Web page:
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A senior couple enjoys a healthy meal prepared for them in an aged care centre.

Healthy ageing is harder than anyone thinks and having smart food choices for seniors is one of its many factors. This is something that elderly carers should also carefully look into.

When it comes to healthy ageing, weight is something to look out for. Most of the time, excess weight can mean higher risks for certain diseases like diabetes and heart problem. However, as people move to their 50’s or 60’s, metabolism becomes a problem. It tends to slow down with age because of the lost muscle mass. This is the reason why the previous diet (at age 30 for e.g.) can make someone gain weight at age 60.

Why Encourage Smart Food Choices for Seniors

It is not just metabolism that slows down with age. Likewise, the sense of taste and smell get affected too. In fact, the number of taste buds decreases with age. Additionally, the sense of smell diminishes. On top of these, certain medications to treat conditions associated with age like hypertension also have their ill effects. These are some of the reasons why food appears less appealing to older people. When this happens, they tend to binge on salty and sugary foods. Unfortunately, these aren’t smart food choices for seniors as they can further aggravate several health conditions.

Tips To Start Making Smart Food Choices for Seniors

Discipline is the ultimate key to undergo healthy ageing by making smart food choices. On the contrary, the elderly may not have enough time or mobility to prepare healthy foods for themselves. So, as their carer, proper nutrition must be considered. Start with the following tips so they can get the most out of the food they eat:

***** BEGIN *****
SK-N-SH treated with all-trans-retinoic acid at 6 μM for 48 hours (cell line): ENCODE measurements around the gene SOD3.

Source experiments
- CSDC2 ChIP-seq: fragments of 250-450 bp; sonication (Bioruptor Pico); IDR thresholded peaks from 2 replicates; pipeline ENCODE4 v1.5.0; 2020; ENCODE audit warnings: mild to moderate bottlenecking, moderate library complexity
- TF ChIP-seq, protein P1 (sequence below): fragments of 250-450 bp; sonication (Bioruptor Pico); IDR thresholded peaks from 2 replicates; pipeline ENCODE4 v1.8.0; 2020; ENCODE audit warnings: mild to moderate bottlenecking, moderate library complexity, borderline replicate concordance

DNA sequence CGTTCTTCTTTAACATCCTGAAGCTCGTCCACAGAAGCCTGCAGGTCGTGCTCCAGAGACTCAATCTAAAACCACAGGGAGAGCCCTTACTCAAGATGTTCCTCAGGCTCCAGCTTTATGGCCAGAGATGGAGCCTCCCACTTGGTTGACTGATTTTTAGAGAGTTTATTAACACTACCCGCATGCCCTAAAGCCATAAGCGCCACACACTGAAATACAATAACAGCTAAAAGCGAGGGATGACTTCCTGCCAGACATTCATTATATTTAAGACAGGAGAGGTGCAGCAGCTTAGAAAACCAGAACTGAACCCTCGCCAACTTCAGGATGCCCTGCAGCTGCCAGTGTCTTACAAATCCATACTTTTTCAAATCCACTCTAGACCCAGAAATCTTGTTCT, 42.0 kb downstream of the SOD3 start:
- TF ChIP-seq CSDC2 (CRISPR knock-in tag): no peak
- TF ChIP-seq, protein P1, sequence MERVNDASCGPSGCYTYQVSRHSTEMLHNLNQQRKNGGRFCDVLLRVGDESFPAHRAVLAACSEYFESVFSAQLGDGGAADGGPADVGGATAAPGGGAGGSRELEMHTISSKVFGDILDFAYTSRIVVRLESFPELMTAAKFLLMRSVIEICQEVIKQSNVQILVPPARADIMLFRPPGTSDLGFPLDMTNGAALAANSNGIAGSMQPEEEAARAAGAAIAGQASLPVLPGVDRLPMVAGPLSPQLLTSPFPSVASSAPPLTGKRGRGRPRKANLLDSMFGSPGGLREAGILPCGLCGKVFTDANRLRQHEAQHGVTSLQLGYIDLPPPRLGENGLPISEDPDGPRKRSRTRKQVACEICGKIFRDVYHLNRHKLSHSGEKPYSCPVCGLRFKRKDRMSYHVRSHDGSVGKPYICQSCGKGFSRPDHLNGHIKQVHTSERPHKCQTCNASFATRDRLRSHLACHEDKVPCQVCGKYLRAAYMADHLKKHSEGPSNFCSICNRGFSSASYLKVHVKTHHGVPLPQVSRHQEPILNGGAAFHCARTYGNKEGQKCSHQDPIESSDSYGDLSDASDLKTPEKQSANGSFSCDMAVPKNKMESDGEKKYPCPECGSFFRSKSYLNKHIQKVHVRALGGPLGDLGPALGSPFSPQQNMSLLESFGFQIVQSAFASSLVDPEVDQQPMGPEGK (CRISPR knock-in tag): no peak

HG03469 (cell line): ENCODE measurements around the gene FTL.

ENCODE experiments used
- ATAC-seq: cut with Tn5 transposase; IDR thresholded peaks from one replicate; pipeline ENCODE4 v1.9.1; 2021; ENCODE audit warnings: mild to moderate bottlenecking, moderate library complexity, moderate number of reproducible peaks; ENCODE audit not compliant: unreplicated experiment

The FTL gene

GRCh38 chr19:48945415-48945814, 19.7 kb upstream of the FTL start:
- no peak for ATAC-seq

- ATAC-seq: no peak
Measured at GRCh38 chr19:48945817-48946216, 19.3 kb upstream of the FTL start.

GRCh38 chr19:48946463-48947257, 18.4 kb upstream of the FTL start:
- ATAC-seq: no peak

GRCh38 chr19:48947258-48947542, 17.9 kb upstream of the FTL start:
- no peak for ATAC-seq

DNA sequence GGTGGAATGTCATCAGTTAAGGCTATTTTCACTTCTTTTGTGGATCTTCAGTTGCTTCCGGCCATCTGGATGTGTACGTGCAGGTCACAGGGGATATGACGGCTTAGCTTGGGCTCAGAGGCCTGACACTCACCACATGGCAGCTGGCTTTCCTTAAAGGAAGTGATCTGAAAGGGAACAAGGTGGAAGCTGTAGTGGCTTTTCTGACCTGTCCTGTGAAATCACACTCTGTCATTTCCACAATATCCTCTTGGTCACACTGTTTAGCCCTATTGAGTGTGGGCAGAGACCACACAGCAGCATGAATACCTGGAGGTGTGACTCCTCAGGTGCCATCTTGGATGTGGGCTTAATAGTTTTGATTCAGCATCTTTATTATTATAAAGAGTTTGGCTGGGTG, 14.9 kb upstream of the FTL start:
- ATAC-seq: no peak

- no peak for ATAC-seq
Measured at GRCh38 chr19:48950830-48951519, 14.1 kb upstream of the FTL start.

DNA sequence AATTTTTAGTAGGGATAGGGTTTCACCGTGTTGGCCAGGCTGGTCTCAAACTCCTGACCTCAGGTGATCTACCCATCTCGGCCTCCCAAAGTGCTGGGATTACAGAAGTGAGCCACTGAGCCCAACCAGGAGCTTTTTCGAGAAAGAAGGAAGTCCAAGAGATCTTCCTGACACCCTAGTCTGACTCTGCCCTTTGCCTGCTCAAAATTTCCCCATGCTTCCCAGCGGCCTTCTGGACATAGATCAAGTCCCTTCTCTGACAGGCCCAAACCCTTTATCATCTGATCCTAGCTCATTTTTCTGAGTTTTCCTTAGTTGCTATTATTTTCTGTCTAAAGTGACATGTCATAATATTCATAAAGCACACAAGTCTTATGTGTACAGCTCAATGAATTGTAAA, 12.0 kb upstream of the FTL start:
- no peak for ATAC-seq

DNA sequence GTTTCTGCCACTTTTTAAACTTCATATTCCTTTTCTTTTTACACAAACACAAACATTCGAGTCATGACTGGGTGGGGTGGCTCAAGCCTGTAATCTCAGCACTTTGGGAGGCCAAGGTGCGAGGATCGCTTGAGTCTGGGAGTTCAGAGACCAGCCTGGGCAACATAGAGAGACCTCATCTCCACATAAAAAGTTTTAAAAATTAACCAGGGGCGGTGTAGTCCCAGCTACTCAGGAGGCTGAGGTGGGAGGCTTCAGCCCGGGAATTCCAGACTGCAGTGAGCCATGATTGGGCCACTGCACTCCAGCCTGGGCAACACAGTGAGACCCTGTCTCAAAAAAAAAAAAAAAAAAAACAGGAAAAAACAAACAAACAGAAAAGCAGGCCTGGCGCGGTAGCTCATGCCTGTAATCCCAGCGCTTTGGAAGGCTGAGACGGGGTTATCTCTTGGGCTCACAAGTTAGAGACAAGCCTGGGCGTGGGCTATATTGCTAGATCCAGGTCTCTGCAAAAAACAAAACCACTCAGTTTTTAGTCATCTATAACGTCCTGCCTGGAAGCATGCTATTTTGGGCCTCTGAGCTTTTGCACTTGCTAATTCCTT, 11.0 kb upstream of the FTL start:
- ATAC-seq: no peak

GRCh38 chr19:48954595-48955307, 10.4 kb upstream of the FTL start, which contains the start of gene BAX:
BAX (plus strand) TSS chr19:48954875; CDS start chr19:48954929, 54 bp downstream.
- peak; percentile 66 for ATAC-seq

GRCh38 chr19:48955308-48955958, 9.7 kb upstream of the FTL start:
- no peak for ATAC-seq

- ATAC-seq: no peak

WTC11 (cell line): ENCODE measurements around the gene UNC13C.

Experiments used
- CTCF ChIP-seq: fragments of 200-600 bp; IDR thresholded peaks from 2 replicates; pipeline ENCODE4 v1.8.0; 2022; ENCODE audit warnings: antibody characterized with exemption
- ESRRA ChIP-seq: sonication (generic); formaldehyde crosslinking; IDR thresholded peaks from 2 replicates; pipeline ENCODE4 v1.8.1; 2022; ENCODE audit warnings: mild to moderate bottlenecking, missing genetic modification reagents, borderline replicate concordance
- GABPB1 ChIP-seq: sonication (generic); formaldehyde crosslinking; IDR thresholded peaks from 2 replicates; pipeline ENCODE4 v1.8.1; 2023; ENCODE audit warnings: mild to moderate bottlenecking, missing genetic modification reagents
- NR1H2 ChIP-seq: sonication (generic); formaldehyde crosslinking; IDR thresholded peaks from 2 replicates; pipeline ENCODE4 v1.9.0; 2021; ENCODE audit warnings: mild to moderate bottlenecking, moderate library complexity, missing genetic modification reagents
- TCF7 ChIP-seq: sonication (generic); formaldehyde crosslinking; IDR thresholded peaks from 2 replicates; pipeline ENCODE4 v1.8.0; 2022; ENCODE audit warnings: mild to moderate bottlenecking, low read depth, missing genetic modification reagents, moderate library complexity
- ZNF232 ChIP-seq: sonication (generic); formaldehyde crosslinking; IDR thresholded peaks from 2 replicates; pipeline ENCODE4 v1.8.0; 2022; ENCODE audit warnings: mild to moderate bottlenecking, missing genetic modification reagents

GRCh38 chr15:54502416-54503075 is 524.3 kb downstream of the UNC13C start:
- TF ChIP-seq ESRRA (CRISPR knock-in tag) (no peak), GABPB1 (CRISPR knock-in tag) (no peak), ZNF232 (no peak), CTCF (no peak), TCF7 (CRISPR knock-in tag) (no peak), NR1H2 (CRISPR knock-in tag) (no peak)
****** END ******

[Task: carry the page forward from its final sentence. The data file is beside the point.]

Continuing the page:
1. Eat foods with varied texture and colour to make eating more interesting.

2. Consider other whole grains such as whole-wheat couscous, freekeh, buckwheat, quinoa, bulgur, and barley.

3. Prepare a nutrition plan for the elderly. First, identify the goals and then use the Supertracker website to generate a meal plan for seniors.

4. Be aware of portion sizes when serving meals for the elderly.

Examples of Smart Food Choices for Seniors

Smart food choices for seniors exclude high-calorie foods with little to no nutritional value. These are even called “empty calories” for this reason. Some of these are artificially-sweetened and flavoured drinks, potato chips, candies, and more.

Now, it is better to replace these with nutrient-dense foods. Examples are:

1. Pre-cooked, extra lean ground beef turned into a 4-ounce patty.

2. One large green apple at 8 ounces.

3. Two slices of whole-wheat bread.

4. Three ounces of a skinless roasted chicken breast.

These will make them feel full and give them the kind of nutrition they need for their age.

Smart Food Choices for Seniors: 100-Calorie Snacks

For seniors who love to eat a snack between major meals, here are some ideas to put on their plate.

1. One whole banana.

2. Two ounces of baked chicken, breast part, and without the skin.

3. Around 3 cups of low-fat popcorn.

4. A half cup of low-fat ice cream.

5. One large scrambled egg.

6. Peanuts (if not allergic)!

Now, carers should also know that the elderly have different calorie requirements a day than them. For those over age 50 who want to maintain their current weight, here are their daily calorie requirements:

  • Women who are not physically active need 1,600 calories.
  • Women who are moderately active need 1,800 calories.
  • Women who live active lifestyles need 2,000 to 2,200 calories.
  • Men who are not physically active require 2,000 to 2,200 calories.
  • Men who are moderately active require 2,200 to 2,400 calories.
  • Men who have active lifestyles require 2,400 to 2,800 calories.

As you notice, it takes proper information to assist in making smart food choices for seniors. By having a well-balanced diet, they are able to achieve healthy ageing. Of course, these foods for seniors must also be accompanied with regular exercise fit for their age and mobility. Make sure to also encourage them to always maintain a positive spirit. All these are components of healthy ageing.

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